Clark Derbes, Electric Avenue, carved and polychromed norway maple, 16.5 x 14.5 x 9.5
Clark Derbes, Kill'em with Kindness, carved and polychromed woods, 27 x 10 x 8.5
Clark Derbes, Me Too, carved and polychromed wood, 12 x 7 x 6
Clark Derbes, Really Really, carved and polychromed norway maple, 13 x 8 x 4.5
Clark Derbes, Town without Pity, carved and polychromed elm, 33 x 8 x 3
Clark Derbes, My House, carved and polychromed elm, 32 x 8.5 x 9
Clark Derbes, Really Really, carved and polychromed elm, 12 x 12 x 1
Clark Derbes, Black / Gray, carved and polychromed wood, 12 x 20 x 5
Clark Derbes, Eloise, carved and polychromed elm, 7 x 60 x 2
Clark Derbes, Two Phones, carved and polychromed norway maple, 16 x 15 x 4
Clark Derbes, Pillow Talk, carved and polychromed norway maple, 8 x 10 x 1
Clark Derbes, Untitled, carved and polychromed norway maple, 17 x 6 x 6
Clark Derbes, Close, acrylic and gouache on canvas, 36 x 30
Clark Derbes, Elizabeth, carved and polychromed ash, 9 x 62 x 2
Clark Derbes, Untitled, carved and polychromed woods, 20 x 12 x 8
Clark Derbes, Jules, carved and polychromed poplar, 16 x 48 x 2.5
Clark Derbes, Installation View, Artist's Studio, Vermont
Clark Derbes, Installation View, Scope Internatuonal Art Fair, Miami and New York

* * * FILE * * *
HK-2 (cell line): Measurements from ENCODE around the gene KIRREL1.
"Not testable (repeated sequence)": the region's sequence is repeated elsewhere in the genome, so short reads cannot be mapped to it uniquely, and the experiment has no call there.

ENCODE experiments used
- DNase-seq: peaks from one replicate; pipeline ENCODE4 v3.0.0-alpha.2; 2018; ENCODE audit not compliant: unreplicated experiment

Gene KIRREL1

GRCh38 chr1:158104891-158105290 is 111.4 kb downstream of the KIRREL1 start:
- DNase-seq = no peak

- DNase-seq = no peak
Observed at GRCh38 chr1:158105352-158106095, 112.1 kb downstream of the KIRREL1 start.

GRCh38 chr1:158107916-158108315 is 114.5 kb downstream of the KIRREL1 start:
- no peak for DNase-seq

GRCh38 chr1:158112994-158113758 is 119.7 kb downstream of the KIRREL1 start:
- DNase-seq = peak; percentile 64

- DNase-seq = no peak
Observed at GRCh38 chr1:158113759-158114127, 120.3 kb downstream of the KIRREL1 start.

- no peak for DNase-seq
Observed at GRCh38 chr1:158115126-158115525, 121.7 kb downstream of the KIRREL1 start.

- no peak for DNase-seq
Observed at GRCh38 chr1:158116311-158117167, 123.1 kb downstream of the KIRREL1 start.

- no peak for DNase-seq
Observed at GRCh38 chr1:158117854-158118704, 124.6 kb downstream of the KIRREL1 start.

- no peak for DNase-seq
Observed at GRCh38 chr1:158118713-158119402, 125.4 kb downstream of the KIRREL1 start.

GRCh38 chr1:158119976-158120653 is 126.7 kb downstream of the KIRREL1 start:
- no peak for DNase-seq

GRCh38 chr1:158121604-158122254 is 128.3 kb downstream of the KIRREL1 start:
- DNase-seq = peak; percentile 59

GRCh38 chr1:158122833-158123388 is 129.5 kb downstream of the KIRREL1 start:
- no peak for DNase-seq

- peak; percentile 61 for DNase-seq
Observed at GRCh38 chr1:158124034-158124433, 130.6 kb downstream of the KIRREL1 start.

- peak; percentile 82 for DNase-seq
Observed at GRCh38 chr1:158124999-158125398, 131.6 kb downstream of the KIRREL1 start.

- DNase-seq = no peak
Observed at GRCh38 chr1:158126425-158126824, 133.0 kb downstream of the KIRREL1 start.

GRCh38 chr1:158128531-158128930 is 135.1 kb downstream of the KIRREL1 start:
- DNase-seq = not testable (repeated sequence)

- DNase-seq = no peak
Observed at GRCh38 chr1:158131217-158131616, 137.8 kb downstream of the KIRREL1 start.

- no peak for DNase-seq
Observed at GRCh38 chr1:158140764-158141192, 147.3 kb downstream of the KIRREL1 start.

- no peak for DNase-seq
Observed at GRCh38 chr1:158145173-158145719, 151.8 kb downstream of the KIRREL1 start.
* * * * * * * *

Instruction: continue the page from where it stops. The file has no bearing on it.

Clark Derbes skillfully wields a chainsaw to transform tree stumps and blocks of wood into lean, polygonal art objects. Drawing on a variety of inspirations, such as Early American Folk Art, game boards, and quilts, urban architecture, Keith Haring, and Sol le Witt, Derbes changes ordinary ash, poplar, pine and elm into optically illusionistic sculptures.
Derbes masterfully plays with perspective, volume, and space to achieve a deft trompe l’œil, which subverts viewers’ expectations and perceptions. The geometrically shaped and colorfully patterned pieces dizzyingly slip between flat and three-dimensional forms. Furthermore, Derbes’ work bucks simple categorization. The sculptures simultaneously appear both organic and polished; ruptures and cracks frequently appear on the surface of his wooden objects, and Derbes utilizes a complex patina technique that includes ash, pigment, mud and other natural material to imbue his art with a satin finish, which begs to be caressed.
Derbes was born in New Orleans in 1978, and obtained a BFA from Louisiana State University in 2002. Derbes has exhibited in Georgia, Louisiana, Texas, Vermont, and Massachusetts. Derbes currently lives and works in Vermont.
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